The Toronto Toros began their brief life in the World Hockey Association as the Ottawa Nationals, and they ended it as Birmingham, Alabama’s own Bulls. The Toros played just three seasons, starting in the fall of 1973. They were gone by 1976. Their best year was that first one, when they played in the division finals, before losing to the Chicago Cougars.
This weekend, the drove of elder Toro alumni that gathered for a private reunion at the Toronto home of historian and collector Mike Wilson included Frank Mahovlich, Paul Henderson, Vaclav Nedomansky, Wayne Carleton, Gilles Gratton, and Rick Vaive. Herewith, a look back at some Toro luminaries and some of their selected milestones.
A group of businessman headed by John F. Bassett had bought the Nationals for $1.8-million. The players they inherited included rising talents like Tom Simpson and Gavin Kirk as well as veterans like Les Binkley. It wasn’t long before the team was introducing itself to the city it was now calling home.
While Toros doesn’t have the euphemistic ring to it Bassett Hounds had, it was market-tested from a hatful of 80 different names, including Twinkies and Tweedies.
The color combination was the survivor of 23 combinations, but it put the Toros in direct competition with league rivals Winnipeg Jets. However, there will be no conflict in color schemes, because road uniforms are a strong contrast to home uniforms.
There had been anticipation that Bassett was about to reveal the signing of Darryl Sittler, or Paulin Bordeleau, or Syl Apps — or even announce the site of their home games — but he could reveal nothing new on these subjects.
• Gord Walker, The Globe and Mail, June 12, 1973
The Toros did find a home: Varsity Arena (or as The Globe and Mail had it in an early summer story, “Variety Arena”). A month into the team’s history, Bassett announced that they’d sold approximately 2,400 season’s tickets for a rink with a capacity of 4,800.
“That’s pretty encouraging.”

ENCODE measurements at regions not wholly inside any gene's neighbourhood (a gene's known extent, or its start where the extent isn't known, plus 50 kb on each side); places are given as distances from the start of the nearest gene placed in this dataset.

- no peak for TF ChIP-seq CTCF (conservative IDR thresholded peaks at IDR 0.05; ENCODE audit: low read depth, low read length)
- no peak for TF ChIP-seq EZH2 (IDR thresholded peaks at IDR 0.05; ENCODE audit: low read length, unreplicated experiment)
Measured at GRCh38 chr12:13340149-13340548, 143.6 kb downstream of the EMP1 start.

The Toros have been unable to tempt any player into abandoning the National Hockey League, although they had Darryl Sittler wavering for a while. Perhaps they were consoled in that they helped make him a rich man. He signed with Toronto Maple Leafs, supposedly for $750,000.
There were rumors that the Toros might try to sign Alex Delvecchio, 42-year-old centre of Detroit Red Wings.
“We’re not interested in Delvecchio,” said Bassett. “I’m not denigrating him as a player but we did very well in the draft and we think we’re all right.”
In the same article, Bassett shared his vision of the future, which turned out to be more or less on the money, give or take four years:
He assumes it is evitable that the WHA will merge with the NHL. He figures this will happen within two years, “at the very outside.”
• The Globe and Mail, July 26, 1973
The Toros played their first game, in Toronto, at Varsity Arena, a 4-4 tie with the Chicago Cougars.
After four years of looking at a pillar in Maple Leaf Gardens, Michael Lynch “decided to pack it in and come down here.”
“Here” was little Varsity Arena, all spruced up with shiny red paint last night to welcome 4,753 hockey fans and The Toronto Toros, the World Hockey Association’s alternative to the Leafs.
It was the Toros’ first night in Toronto, an event quite unlike Hockey Night in Canada, which for people like Michael Lynch was just fine.
Bob Garbutt, 26, was there “because I think the Leafs have ripped off the citizens of Toronto long enough. They’re getting too big for Toronto. The city is going to win this team [sic].”
“The Leafs have become too sophisticated,” added Bill McQuaid, 25. “I think this league’s got a good chance of going places — and I like to back an underdog.”
• Elaine Carey, The Toronto Star, October 8, 1973